SYNOPSIS: How a small Latin country will prove Currencies right or wrong

Ecuador is a small, faraway country of which most Americans probably know nothing. (Hint: it's on the equator.) Last week, amid the hoopla of the AOL-Time Warner deal, one suspects that few noticed the surprise announcement by President Jamil Mahuad that he would abolish his nation's currency and replace it with the U.S. dollar. But there is an important story behind that story, which is not so much about Ecuador as about the great financial crisis that swept Asia in 1997-98, and the continuing debate over what to do when the next crisis strikes.

Everyone agrees that the Asian crisis was, in the first instance, a case of financial panic: basically, after enthusiastically putting hundreds of billions of dollars into Asia in the years before 1997, investors suddenly lost their nerve and began pulling out all at once, with catastrophic consequences. But there is a sharp difference of views over what could have prevented or at least mitigated that crisis.

Broadly speaking, one view holds that in times of panic the normal rules of business should be suspended -- that investors should be persuaded, or if necessary forced, to keep their money in place while the authorities get things under control. In the oddly euphemistic jargon of international finance, this is known as "burden-sharing," or even more obscurely as "private sector involvement."

The other view holds that the way to deal with panic is to try to reassure investors that their money is absolutely secure -- and that one way to do that is to offer an ironclad guarantee that their holdings of Korean won, or Indonesian rupiah, or Ecuadorian sucres, will not lose their value in terms of dollars. This can be done by establishing a "currency board," which holds dollar reserves large enough to back the entire national money supply; it can be done even more decisively by "dollarizing" -- that is, abandoning the national currency and using dollars instead.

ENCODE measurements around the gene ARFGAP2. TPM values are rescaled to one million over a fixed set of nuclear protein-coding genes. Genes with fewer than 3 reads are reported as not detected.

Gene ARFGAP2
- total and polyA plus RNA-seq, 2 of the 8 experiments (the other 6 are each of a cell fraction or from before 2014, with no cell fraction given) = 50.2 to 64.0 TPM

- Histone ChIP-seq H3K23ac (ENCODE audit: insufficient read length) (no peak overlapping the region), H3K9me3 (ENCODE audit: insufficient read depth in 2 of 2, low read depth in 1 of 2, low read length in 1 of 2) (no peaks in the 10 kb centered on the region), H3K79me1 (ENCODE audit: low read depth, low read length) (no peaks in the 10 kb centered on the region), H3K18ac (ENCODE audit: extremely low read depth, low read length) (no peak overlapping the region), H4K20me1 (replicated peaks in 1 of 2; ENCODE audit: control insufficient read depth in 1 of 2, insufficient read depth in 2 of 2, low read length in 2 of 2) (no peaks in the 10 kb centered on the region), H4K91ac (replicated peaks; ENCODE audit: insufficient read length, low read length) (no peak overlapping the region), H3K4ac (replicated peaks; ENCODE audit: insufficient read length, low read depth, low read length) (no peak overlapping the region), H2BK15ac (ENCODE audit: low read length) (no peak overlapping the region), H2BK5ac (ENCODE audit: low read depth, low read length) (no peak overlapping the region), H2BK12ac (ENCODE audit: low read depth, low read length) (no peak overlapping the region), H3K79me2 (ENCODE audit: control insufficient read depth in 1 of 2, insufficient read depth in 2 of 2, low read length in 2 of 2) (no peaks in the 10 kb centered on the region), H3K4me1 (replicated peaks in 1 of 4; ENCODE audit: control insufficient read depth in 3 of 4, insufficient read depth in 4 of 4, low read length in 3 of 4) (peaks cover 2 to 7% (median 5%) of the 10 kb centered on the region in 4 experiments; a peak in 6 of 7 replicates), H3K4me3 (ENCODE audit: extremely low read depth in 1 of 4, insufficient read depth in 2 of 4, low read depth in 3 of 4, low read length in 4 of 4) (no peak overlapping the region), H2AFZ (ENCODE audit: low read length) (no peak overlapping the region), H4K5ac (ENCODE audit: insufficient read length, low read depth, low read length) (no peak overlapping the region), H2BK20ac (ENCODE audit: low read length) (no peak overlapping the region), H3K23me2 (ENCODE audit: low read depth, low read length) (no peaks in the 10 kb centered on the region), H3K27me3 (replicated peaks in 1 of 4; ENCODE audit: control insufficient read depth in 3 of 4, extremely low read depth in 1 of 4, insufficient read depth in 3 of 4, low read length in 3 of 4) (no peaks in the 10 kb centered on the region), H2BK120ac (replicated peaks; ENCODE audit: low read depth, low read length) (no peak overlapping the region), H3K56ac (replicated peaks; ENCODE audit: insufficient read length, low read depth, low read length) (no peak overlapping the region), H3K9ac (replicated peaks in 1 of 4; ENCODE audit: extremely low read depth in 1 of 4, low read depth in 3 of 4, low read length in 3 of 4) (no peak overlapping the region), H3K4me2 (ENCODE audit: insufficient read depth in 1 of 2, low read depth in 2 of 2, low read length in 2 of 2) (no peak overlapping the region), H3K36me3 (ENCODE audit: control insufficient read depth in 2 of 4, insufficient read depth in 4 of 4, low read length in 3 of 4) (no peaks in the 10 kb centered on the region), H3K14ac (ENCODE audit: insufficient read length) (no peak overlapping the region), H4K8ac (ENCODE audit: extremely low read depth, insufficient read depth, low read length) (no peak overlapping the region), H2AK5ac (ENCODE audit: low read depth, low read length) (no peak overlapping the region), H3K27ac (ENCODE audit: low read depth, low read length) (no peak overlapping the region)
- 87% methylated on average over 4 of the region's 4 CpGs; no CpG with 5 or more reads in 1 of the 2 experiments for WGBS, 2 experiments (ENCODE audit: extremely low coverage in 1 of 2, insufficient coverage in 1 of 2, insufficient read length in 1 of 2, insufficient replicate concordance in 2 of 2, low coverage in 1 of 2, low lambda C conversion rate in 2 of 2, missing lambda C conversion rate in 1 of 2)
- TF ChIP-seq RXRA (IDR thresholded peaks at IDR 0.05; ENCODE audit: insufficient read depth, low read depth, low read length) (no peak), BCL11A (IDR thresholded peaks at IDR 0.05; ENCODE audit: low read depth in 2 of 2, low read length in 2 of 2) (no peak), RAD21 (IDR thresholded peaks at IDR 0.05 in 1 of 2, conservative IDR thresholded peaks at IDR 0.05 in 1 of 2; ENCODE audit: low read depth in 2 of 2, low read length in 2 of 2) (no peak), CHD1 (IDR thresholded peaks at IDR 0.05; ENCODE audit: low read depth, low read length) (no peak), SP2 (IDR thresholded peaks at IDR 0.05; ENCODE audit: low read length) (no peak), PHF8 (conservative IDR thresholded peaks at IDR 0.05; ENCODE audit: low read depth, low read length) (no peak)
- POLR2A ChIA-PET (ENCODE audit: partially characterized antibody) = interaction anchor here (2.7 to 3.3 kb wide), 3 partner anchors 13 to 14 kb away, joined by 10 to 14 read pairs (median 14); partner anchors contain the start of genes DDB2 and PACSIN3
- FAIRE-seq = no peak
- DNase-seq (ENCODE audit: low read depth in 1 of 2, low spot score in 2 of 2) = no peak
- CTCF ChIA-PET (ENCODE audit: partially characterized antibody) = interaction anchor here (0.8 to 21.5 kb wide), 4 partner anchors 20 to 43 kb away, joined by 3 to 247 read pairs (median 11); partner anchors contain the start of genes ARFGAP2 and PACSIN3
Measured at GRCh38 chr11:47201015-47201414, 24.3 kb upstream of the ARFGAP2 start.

It is an unresolved debate, because neither approach was given much of a trial. Hong Kong has a currency board, but was never itself the object of investor panic -- it just happened to be living in a bad neighborhood. Malaysia imposed controls on investors, but only after the worst of the panic was past.

And that's where Ecuador comes in. The small Latin nation has the dubious distinction of having plunged into crisis just as Asia climbed out; and as a result it has become a sort of guinea pig for economic nostrums. It is by no means an ideal choice as a clinical model. After all, at the beginning of 1997 Asian economies looked robustly healthy, with their government budgets balanced or in surplus; their crisis came, as it were, out of a clear blue sky.

Ecuador, by contrast, has always been more or less a mess; its plunging currency is only the outward sign of an inward disgrace, of a bankrupt banking system that cannot be rescued by an equally bankrupt government. But nonetheless, Ecuador is the test case we have, and its experience is likely to have a disproportionate effect on how the next big crisis is handled.

Indeed, the tiny nation has already done much to discredit the notion of "private sector involvement." Last September Ecuador decided, with more or less explicit encouragement from the International Monetary Fund, to temporarily suspend payment of some of its foreign debt. The experiment was a failure: while some investors found their money locked up, others continued to flee Ecuador, and the economy's tailspin continued.

Now its government has swung to the other extreme, and is trying to restore confidence in the currency by abolishing it. Observers say that this could work if it is accompanied by extensive domestic reform -- which is a bit like the old line that you can kill someone with witchcraft, if you also give him plenty of arsenic. But if it works, it will do much to make dollarization likely elsewhere (Argentina, for example); if it fails, as is much more likely, it will give dollarization a bad name.

And the outcome matters. Sometime -- almost surely sometime this decade -- there will be another great financial crisis like the ones that struck Mexico in 1994 or Asia in 1997. What will we do about it? Believe it or not, Ecuador may determine the answer.

Originally published in The New York Times, 1.19.00